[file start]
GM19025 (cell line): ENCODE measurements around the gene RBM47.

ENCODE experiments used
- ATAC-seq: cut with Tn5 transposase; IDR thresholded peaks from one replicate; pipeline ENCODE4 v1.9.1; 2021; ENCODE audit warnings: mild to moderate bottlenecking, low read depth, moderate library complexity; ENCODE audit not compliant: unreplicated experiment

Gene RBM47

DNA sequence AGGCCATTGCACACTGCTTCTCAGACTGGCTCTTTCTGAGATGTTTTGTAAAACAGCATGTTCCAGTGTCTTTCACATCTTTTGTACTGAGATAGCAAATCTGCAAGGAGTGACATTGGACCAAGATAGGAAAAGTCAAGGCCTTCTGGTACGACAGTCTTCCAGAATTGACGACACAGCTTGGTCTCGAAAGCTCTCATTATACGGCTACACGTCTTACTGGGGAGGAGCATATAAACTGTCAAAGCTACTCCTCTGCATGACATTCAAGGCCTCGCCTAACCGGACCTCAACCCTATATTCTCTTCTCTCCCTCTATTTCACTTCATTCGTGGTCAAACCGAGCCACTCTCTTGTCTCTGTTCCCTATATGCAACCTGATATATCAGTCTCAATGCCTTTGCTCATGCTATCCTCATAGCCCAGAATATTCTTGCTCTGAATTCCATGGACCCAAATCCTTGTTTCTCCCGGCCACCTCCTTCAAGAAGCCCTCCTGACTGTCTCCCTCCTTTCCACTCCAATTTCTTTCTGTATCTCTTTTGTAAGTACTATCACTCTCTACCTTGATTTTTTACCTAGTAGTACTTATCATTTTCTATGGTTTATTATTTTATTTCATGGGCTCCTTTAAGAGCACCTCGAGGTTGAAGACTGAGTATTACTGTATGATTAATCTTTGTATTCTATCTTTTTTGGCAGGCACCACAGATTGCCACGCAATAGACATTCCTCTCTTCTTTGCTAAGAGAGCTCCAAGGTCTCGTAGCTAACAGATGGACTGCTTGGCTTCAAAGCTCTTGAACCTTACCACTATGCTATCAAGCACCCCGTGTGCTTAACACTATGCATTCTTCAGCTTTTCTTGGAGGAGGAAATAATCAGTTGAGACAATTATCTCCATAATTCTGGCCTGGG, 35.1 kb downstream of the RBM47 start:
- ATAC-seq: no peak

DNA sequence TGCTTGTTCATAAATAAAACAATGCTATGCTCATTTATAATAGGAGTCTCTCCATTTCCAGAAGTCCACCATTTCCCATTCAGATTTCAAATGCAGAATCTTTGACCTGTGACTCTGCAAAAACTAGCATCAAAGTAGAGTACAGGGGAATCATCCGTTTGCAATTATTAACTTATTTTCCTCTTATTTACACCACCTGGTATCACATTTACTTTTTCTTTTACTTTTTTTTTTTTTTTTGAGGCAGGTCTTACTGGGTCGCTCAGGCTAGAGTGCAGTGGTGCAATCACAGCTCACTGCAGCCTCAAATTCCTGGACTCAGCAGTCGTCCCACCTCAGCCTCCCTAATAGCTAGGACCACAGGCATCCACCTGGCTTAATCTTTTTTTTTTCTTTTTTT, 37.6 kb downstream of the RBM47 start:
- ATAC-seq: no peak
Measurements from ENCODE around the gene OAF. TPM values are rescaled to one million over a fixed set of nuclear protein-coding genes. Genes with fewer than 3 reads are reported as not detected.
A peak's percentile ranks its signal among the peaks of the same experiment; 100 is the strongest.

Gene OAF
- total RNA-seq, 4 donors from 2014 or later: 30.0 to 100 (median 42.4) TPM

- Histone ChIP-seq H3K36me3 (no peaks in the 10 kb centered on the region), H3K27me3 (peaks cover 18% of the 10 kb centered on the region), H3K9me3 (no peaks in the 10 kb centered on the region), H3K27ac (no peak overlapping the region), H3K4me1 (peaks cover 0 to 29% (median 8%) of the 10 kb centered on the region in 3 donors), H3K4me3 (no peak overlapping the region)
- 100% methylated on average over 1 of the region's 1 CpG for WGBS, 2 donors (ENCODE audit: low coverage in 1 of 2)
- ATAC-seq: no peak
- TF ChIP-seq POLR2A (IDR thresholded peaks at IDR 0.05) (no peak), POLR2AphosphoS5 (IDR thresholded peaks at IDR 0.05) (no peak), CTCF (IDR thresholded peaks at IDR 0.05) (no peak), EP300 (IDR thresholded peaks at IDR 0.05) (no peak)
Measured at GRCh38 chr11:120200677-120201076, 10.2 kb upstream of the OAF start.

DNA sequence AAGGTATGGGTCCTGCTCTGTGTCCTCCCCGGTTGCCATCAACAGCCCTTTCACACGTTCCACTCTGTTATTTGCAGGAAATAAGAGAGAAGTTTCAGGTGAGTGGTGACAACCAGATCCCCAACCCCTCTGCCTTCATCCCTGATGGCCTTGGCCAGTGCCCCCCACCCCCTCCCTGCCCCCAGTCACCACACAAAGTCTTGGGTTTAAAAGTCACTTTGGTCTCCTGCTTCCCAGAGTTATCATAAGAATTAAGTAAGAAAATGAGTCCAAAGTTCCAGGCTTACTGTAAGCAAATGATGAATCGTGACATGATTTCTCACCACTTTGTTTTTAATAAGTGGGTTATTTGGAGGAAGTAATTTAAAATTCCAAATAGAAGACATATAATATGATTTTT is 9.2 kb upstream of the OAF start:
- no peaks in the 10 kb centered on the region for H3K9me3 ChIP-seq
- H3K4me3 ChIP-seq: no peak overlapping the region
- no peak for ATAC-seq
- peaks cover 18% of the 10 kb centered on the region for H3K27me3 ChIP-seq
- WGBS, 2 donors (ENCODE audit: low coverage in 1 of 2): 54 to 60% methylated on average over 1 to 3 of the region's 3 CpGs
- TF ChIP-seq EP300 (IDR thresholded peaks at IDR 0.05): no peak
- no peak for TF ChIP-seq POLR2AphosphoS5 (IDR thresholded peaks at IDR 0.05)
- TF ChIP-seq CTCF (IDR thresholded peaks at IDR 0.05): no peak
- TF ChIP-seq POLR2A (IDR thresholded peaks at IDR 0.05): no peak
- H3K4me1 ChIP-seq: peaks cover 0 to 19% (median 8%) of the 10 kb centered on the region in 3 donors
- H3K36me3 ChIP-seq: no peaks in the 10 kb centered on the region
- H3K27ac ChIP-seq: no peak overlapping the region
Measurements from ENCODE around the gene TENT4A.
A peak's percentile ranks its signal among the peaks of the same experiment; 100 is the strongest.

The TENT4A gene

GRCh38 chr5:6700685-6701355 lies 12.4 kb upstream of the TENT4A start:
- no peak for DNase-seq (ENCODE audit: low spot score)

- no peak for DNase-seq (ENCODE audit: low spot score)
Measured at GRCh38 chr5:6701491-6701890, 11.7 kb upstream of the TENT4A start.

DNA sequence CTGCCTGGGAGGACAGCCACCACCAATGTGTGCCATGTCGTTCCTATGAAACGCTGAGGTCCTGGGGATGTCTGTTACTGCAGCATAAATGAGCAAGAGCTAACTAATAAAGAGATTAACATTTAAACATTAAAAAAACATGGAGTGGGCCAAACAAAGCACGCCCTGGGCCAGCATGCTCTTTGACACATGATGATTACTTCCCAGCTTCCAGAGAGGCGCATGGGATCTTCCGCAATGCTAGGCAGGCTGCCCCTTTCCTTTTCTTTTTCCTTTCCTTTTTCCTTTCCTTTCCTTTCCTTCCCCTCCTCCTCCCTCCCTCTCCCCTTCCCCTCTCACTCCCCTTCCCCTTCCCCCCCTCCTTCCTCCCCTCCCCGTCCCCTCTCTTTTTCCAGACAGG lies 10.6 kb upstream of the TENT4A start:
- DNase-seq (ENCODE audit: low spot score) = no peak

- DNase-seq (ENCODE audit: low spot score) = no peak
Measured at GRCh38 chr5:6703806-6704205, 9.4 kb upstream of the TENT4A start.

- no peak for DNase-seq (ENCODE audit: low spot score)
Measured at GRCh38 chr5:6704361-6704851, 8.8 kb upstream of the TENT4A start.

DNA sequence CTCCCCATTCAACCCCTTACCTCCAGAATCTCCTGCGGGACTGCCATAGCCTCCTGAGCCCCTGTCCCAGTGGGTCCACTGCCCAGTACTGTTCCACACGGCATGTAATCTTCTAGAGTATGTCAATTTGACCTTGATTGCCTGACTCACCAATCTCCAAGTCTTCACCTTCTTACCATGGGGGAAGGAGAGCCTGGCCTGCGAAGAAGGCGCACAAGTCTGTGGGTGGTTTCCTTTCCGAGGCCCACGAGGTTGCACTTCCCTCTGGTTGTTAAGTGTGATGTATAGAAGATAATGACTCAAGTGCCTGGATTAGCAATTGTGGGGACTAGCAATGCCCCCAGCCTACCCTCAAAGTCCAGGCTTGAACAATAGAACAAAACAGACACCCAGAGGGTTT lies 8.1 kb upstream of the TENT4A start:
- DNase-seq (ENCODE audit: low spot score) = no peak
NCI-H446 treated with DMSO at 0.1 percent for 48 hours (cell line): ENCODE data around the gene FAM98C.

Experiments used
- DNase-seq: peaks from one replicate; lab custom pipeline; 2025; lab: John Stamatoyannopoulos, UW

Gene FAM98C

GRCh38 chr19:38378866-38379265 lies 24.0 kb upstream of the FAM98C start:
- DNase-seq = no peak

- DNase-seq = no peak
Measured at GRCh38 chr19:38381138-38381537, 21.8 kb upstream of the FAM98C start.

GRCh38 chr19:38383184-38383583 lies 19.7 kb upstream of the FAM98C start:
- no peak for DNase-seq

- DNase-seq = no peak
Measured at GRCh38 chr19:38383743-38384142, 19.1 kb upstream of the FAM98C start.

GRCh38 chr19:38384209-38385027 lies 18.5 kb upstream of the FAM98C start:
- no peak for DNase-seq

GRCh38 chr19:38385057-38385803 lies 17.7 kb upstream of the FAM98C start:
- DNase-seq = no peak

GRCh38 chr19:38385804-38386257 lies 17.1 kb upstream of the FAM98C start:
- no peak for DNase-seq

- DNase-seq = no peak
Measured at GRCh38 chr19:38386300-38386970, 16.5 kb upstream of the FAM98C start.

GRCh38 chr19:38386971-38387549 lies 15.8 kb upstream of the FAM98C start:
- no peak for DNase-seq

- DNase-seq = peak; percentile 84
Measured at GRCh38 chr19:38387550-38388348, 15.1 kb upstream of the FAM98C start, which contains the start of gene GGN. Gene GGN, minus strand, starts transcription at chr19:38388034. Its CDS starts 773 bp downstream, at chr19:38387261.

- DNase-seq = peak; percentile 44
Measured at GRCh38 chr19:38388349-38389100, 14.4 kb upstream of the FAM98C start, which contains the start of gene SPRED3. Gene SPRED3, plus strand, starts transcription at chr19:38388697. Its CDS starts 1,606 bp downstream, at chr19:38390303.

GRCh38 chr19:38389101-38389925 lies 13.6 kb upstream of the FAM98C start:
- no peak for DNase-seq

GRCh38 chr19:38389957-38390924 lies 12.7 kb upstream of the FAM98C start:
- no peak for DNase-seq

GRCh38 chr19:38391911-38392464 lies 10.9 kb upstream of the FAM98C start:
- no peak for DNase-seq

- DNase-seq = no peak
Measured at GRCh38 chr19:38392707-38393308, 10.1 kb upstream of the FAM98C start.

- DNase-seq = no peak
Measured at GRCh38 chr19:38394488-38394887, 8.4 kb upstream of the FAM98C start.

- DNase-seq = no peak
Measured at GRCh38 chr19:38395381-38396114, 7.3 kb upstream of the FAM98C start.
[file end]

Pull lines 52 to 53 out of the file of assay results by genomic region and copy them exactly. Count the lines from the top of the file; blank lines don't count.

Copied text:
- DNase-seq = no peak
Measured at GRCh38 chr19:38381138-38381537, 21.8 kb upstream of the FAM98C start.